American-funded Afghan Air Force investigated for drug running

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Michael Bastasch DCNF Managing Editor
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Two probes of the Afghan Air Force (AAF) conducted by the American-led military coalition and the U.S. Drug Enforcement Administration are currently underway, officials told the Wall Street Journal.

The AAF was established largely via U.S. funding, and there are allegations that some officials in the AAF have been using aircraft to transport narcotics and light weaponry around the country. The probe is still in its early stages, and no Afghan investigators are involved.

The allegations come from reportedly “credible” Afghan officers inside and outside of the AAF and also from coalition forces working with the AAF, according to investigators.

Afghanistan is home to 90 percent of the world’s opium production, according to the United Nations, and the north part of the country is a major route for opium and heroin trafficking into Russia and Western Europe. Western officials say the opium is mostly grown in southern Afghanistan before being smuggled to the north to be moved out of the country.

The commanders of the Northern Alliance, which helped the U.S. topple the Taliban regime in 2001, used opium revenues to support their war effort. Some of these same commanders occupy senior positions in the Afghan security forces and are believed to be selling drugs in order to buy weapons, according to U.S. officials. The goal of these narcotic sales is to rearm their loyal militias in the north in case another civil war breaks out after U.S. withdrawal.

The NATO Training Mission Afghanistan has been furnished with $20 billion, mostly from the U.S., with $1.9 billion going towards the AAF.

Early last year, an informal investigation was launched by U.S. Air Force Lt. Col. Bryant after he witnessed AAF “helicopters just disappearing without flight plans,” according to a military officer who worked closely with him. Early last year, Col. Bryant imposed U.S. control over AAF flight scheduling and suggested cutting off fuel to the AAF until they shared more information about their flight destinations.

Of particular concern to investigators was cargo ramp no. 5 at Kabul International Airport, where aircraft were landing late at night and quickly unloading cargo. The U.S. has no oversight of ramp no. 5, and a Western military official called it the “Grand Central station of illicit activities” in Afghanistan.

However, the investigation was cut short after Col. Bryant, seven other service members, and a contractor were killed by an Afghan colonel, Ahmed Gul, on April 27. Gul killed himself later that day.

The killings prompted U.S. forces to look into whether the incident was connected to the suspected illicit activities. In a January report released by the Air Force, several U.S. officials are quoted saying the shooter Colonel Gul was likely involved in the transportation of illicit cargo and wanted to stop the probe into it. Most of the victims in the attack were involved in an early inquiry into the misuse of AAF aircraft.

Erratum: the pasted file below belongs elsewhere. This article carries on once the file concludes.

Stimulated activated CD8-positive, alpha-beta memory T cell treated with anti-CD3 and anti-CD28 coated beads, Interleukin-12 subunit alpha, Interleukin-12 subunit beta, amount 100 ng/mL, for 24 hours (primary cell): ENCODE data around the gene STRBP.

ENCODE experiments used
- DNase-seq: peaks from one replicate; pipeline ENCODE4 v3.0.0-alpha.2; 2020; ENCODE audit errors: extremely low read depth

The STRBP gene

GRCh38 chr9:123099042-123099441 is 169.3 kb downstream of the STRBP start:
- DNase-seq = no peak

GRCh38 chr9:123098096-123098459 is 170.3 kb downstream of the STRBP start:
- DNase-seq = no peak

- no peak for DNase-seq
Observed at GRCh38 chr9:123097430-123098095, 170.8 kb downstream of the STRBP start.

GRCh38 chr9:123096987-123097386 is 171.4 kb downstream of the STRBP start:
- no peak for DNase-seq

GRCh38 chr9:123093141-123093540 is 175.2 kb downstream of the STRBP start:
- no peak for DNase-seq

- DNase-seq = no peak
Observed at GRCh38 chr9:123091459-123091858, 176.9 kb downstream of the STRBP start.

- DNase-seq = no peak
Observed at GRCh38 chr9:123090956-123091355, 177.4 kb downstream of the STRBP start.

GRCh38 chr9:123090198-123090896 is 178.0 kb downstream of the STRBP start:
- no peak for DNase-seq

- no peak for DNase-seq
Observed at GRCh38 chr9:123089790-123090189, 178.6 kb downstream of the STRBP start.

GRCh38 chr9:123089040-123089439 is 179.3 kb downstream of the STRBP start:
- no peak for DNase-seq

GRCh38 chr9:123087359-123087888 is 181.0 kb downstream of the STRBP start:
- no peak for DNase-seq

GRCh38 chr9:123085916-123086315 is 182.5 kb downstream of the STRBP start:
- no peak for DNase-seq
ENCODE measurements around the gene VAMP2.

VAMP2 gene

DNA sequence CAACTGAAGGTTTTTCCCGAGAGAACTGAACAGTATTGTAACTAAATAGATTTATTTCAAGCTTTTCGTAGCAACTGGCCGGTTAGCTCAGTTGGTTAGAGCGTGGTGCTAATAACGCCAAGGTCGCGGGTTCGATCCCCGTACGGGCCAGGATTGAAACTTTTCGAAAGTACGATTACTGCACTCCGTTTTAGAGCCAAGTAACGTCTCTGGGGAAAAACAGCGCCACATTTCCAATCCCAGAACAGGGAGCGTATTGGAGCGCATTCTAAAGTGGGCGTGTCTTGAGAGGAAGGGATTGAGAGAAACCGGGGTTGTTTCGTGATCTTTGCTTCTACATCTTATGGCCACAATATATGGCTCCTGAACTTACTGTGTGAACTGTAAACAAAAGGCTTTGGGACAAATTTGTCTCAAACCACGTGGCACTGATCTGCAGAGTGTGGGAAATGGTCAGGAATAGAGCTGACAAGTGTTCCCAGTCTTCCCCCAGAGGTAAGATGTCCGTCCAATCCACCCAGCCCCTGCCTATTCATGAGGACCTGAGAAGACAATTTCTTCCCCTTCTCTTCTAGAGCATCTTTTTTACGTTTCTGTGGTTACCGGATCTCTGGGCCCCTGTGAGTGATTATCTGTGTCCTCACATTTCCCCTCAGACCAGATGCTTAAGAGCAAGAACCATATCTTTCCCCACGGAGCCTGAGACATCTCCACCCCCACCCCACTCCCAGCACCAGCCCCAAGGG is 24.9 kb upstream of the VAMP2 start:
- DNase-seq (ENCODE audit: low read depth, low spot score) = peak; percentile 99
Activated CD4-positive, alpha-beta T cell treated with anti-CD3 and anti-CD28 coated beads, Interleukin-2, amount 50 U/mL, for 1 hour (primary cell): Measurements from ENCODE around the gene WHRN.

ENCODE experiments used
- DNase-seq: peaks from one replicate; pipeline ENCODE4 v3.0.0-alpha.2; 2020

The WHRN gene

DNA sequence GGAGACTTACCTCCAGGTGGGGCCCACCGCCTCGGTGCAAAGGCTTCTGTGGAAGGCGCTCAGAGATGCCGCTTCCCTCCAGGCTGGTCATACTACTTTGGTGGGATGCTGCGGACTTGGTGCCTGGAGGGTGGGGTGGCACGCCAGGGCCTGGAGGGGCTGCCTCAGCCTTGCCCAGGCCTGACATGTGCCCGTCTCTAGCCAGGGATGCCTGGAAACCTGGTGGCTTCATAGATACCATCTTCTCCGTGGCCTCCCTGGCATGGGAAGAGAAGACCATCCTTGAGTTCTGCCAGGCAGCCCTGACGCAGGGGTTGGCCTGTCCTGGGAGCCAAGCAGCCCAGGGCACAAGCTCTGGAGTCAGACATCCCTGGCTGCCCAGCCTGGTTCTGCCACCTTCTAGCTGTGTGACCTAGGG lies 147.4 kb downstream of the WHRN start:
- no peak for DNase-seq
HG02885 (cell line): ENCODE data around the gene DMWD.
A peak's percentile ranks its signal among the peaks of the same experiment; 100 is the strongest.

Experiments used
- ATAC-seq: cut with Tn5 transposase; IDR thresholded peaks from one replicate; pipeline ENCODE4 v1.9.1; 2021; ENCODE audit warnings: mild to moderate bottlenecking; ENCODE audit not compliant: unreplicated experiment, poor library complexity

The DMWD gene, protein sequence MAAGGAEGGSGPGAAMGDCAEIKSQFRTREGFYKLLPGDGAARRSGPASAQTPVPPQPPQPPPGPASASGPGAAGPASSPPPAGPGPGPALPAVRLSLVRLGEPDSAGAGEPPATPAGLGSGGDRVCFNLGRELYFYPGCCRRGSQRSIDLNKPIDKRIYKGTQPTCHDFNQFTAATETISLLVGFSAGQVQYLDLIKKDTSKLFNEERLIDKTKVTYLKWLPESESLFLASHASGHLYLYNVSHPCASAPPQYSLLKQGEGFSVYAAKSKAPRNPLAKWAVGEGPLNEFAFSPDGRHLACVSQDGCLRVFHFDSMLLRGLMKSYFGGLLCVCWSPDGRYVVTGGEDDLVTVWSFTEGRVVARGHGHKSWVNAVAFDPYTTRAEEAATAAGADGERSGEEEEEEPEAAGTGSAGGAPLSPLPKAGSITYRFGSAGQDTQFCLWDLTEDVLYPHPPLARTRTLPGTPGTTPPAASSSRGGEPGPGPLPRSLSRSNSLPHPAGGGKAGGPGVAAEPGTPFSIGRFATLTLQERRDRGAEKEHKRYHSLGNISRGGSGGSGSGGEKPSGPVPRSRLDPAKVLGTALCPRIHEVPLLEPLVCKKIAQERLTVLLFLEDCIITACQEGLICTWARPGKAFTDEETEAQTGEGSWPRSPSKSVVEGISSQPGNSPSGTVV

The initial U.S. investigation into the shooting didn’t establish any clear motive for the attack in their report, but the report did say that the attack was “pre-meditated” and that Gul may “have had personal issues that were possibly compounded by alleged financial problems.”

The report also quotes Gul’s friends and family saying he had not become religious, but that he had financial troubles and was involved in a dispute with U.S. mentors. One family member said,  ”He wasn’t a radical or a terrorist. … He was stressed from financial problems.” The family member also denied his involvement in illicit trafficking.

A U.S. sergeant major was quoted saying that the U.S. control over AAF scheduling “could impact [Col. Gul’s] income if he took payments for arranging flight and cargo movements.”

Two Western officials also told the Journal that Gul probably bought his rank of colonel and needed the money from illicit trafficking to pay off his superiors.

American senior military officers are now saying that Gul may have trying to derail the inquiry into a “high-power network of organized crime.”

“These guys didn’t die because of some nut job that radicalized overnight. They died because they took a stand to not let a criminality expand… It’s not just Afghans profiting from Afghans but includes international mafias. In a landlocked country, moving goods by air is everything,” one of the officials told the Journal.

One U.S. lieutenant colonel was cited saying that senior Afghan officials “want to continue these nefarious and profitable activities with the billions of dollars worth of aircraft we’re buying them and the hundreds of millions we spend every year on maintenance and fuel,” and use the AAF as a source of income.

One coalition spokesperson suggested Col. Gul opened fire because of a disagreement with coalition forces. The Journal notes:

“About half of all incidents where Afghan servicemen turn on their coalition counterparts are the result of personal disputes, NATO Training Mission-Afghanistan said shortly after the April shooting, challenging the Taliban claim of having planted Col. Gul.”

Investigators continue to look into illicit activity occurring at ramp No. 5., and are also looking into movements at AAF airfields, especially those near northern border areas.

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